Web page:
FIRST PHILIPPINE HOLDINGS IS A CORPORATION THAT IS CONSTANTLY IN ACTION. WE’RE ALWAYS TRYING TO FIND WAYS TO DELIVER FOR OUR STAKEHOLDERS AND THE FILIPINO PEOPLE.
Lopez family for reconsideration of decision on the EPCIB shares
Lopez-owned First Philippine Holdings Corporation (FPHC) will question the Sandiganbayan decision dismissing, even before trial of the case, their claim to a block of Equitable-PCI Bank (EPCIB) shares registered in the name of Trans Middle East (Phils.) Equities (TMEE) which is controlled by the family of former Leyte Governor Benjamin “Kokoy” Romualdez.
The Sandiganbayan’s Fifth Division said that FPHC’s lawsuit was filed too late. FPHC says it could not have filed the case during the Marcos years due to intimidation, violence or undue influence. This was the case with Meralco and ABS-CBN; these companies were seized in 1973, but claims were filed after the 1986 EDSA Revolution.
TMEE acquired the shares on May 24, 1984. The Civil Code gives a four-year period to move for the annulment of a transaction on the ground of intimidation, violence or undue influence. Thus, the court said FPHC should have challenged the transaction by May 24, 1988. FPHC, however, filed the claim on December 28, 1988.
However, the Supreme Court has held that if a contract is alleged to be void from the beginning, prescription cannot be the basis for a dismissal before trial.
FPHC points out that it could not have filed the claim during the Marcos years. It asserts that it is illogical to say that intimidation, violence or undue influence ceased at the same time that it was supposed to have been exerted–the date of the execution of the contract. Furthermore, there is a bigger issue that surrounds the case, i.e., the total lack of consent because the approving board was a dummy board, making the contract void from the very beginning. The dummy board was replaced after the Lopezes regained control of FPHC. The new board found out about the transfer and took steps to get back the shares, including finally filing the action last December 28, 1988.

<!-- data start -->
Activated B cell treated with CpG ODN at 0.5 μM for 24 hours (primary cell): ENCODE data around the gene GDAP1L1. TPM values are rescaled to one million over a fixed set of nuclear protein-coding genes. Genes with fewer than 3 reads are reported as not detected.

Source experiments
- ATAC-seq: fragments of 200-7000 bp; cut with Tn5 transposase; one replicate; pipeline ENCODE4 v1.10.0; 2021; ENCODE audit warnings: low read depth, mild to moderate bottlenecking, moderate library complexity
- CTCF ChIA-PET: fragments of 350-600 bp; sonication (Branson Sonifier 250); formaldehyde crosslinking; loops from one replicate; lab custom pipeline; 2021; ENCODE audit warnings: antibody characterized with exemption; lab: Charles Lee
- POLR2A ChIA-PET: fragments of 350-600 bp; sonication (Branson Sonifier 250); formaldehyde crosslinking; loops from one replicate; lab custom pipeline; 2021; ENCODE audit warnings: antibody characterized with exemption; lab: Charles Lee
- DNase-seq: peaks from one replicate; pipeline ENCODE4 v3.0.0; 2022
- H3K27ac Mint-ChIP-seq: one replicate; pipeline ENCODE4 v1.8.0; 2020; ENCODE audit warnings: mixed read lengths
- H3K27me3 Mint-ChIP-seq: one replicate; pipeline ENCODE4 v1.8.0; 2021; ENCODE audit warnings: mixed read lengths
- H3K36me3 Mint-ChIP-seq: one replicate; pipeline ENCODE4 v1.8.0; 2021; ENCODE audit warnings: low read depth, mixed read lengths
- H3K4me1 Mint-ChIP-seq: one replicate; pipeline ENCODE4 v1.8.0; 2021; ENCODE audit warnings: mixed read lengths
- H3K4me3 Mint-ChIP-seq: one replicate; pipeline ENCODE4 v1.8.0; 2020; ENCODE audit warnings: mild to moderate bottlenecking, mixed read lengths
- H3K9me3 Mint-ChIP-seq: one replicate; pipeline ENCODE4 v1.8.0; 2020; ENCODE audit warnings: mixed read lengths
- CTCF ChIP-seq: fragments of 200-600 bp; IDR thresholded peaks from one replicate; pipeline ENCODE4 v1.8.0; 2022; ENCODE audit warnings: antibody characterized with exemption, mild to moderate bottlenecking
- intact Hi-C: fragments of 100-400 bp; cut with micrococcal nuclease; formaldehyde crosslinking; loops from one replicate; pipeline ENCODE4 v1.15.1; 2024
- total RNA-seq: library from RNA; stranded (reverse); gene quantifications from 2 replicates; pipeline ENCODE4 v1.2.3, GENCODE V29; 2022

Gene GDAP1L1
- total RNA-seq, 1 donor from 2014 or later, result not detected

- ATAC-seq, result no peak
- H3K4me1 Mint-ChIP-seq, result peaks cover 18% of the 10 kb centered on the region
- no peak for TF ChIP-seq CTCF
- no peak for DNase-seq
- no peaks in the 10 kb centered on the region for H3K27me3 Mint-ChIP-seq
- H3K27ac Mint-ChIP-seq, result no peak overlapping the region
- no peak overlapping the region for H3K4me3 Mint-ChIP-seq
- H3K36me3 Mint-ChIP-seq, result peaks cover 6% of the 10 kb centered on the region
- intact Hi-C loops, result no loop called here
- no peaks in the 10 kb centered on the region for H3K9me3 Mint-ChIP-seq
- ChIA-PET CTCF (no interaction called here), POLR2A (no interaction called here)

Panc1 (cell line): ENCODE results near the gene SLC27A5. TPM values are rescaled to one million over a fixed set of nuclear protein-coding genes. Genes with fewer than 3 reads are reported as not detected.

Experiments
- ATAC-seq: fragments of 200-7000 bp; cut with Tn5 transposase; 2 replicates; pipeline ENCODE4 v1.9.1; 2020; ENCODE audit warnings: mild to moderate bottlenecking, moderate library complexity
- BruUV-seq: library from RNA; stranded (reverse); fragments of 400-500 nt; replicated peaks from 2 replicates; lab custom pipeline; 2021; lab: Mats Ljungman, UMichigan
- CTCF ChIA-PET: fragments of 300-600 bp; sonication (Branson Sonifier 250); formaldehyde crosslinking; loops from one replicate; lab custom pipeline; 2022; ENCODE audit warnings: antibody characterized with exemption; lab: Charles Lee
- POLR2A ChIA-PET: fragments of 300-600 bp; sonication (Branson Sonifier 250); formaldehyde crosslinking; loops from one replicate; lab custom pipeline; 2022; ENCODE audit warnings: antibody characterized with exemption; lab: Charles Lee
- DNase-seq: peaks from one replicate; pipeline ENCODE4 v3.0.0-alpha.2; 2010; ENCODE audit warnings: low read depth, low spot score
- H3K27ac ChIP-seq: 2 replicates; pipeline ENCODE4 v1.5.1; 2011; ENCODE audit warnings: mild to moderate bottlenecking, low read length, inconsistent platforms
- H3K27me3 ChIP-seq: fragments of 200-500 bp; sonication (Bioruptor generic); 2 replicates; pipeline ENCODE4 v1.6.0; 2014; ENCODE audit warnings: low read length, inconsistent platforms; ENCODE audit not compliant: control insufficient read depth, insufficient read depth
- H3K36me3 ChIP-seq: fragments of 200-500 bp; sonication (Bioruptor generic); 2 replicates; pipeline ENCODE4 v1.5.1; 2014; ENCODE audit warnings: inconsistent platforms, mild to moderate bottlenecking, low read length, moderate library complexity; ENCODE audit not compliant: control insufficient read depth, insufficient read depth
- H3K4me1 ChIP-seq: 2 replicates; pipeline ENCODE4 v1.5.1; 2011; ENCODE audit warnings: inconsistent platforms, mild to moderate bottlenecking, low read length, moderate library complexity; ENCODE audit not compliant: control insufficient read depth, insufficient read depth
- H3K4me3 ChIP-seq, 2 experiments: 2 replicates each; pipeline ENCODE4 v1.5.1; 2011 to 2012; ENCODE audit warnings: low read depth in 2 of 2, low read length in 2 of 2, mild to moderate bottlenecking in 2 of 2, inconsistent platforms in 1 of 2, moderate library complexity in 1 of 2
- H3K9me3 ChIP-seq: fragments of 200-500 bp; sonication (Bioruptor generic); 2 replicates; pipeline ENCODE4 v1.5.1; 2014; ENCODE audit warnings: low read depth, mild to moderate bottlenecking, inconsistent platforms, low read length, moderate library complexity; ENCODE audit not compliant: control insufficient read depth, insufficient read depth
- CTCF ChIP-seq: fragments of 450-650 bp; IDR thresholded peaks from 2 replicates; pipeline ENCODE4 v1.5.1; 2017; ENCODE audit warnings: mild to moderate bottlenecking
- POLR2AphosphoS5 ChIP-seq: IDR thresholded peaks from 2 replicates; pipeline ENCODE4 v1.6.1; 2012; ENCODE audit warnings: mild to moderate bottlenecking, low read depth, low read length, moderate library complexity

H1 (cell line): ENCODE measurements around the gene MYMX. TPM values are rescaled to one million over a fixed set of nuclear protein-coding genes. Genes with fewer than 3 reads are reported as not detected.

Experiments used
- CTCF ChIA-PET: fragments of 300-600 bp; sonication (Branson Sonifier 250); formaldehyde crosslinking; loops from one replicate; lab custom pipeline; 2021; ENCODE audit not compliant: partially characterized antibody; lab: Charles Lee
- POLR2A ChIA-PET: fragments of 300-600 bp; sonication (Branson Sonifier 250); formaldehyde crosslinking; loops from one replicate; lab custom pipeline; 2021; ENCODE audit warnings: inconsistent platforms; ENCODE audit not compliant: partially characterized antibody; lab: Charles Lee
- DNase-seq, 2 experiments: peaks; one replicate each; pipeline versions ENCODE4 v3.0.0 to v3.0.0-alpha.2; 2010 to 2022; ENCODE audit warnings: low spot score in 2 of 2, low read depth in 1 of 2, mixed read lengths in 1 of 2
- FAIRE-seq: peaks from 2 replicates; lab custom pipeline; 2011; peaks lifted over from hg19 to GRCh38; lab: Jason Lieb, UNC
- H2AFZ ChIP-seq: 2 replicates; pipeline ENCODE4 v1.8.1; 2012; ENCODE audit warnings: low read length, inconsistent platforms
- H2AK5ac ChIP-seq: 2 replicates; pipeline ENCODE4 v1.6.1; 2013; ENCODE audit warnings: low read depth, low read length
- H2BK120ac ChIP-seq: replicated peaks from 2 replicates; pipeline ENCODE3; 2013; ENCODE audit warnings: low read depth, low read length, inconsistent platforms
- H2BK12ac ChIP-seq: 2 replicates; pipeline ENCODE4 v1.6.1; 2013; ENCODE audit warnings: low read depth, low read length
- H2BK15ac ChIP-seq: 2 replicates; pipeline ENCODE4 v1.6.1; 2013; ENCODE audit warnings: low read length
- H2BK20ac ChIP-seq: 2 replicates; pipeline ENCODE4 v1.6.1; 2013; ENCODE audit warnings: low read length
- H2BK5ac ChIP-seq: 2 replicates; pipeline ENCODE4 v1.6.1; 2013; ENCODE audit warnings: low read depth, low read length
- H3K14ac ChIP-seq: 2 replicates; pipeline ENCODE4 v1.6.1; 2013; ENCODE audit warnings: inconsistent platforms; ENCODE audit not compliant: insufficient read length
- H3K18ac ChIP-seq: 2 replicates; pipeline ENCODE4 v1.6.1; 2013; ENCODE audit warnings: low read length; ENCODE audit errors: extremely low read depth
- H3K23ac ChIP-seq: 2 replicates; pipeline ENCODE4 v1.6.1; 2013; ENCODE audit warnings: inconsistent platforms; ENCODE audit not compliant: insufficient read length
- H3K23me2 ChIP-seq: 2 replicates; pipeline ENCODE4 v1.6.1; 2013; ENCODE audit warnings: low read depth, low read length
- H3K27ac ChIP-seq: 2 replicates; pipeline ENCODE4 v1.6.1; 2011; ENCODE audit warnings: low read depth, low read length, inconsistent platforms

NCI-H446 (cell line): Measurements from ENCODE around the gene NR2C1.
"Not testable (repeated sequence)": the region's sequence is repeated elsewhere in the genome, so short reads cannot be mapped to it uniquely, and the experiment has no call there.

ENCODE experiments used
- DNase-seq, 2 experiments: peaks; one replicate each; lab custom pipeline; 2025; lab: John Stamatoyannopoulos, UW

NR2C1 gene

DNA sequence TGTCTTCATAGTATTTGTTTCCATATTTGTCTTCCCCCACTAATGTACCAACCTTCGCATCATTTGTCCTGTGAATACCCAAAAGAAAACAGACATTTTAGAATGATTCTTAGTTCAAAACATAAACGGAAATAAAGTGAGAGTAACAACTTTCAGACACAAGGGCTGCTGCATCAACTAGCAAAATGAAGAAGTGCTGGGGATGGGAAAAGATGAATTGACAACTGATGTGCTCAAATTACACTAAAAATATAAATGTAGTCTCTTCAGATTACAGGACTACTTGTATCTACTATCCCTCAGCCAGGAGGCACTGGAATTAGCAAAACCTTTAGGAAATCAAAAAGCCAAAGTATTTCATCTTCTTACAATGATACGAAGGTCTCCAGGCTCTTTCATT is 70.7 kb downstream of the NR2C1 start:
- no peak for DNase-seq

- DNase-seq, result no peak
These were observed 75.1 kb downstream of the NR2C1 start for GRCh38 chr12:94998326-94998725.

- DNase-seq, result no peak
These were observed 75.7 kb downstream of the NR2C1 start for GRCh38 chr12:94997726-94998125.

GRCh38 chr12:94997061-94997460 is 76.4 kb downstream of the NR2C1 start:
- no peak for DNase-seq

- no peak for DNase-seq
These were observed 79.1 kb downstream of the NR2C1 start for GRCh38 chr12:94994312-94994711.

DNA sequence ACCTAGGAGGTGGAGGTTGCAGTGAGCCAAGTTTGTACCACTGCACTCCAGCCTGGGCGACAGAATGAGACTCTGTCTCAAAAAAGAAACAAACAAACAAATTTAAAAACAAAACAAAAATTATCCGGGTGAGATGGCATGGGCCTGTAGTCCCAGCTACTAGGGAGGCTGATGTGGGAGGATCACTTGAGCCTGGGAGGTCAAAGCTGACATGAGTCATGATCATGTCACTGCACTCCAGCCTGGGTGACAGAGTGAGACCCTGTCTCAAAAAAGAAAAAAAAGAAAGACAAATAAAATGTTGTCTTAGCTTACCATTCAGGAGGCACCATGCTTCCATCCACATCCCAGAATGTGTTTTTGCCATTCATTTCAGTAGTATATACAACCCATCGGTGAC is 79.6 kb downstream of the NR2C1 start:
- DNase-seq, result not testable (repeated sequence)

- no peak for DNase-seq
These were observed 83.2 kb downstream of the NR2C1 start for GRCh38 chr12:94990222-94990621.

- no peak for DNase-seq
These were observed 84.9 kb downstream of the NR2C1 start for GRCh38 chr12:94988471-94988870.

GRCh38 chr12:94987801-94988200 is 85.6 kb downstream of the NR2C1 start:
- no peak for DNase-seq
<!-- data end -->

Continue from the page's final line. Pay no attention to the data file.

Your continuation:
FPHC further says that the issue is not whether the judiciary during the Marcos years could render justice to the claims of the Lopezes but whether the claims can be asserted at all; and that the matter of whether FPHC can still recover the shares involves factual issues that could properly be resolved only after trial.
It will be noted that FPHC had to go to the Supreme Court to order the Sandiganbayan to allow it to pursue the case. The Sandiganbayan order of dismissal will further delay the prosecution of FPHC’s claim against a grossly wrongful dispossession of its PCIB shares.
FPHC will file for reconsideration or petition for certiorari to the Supreme Court.
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*Document includes a brief chronology of events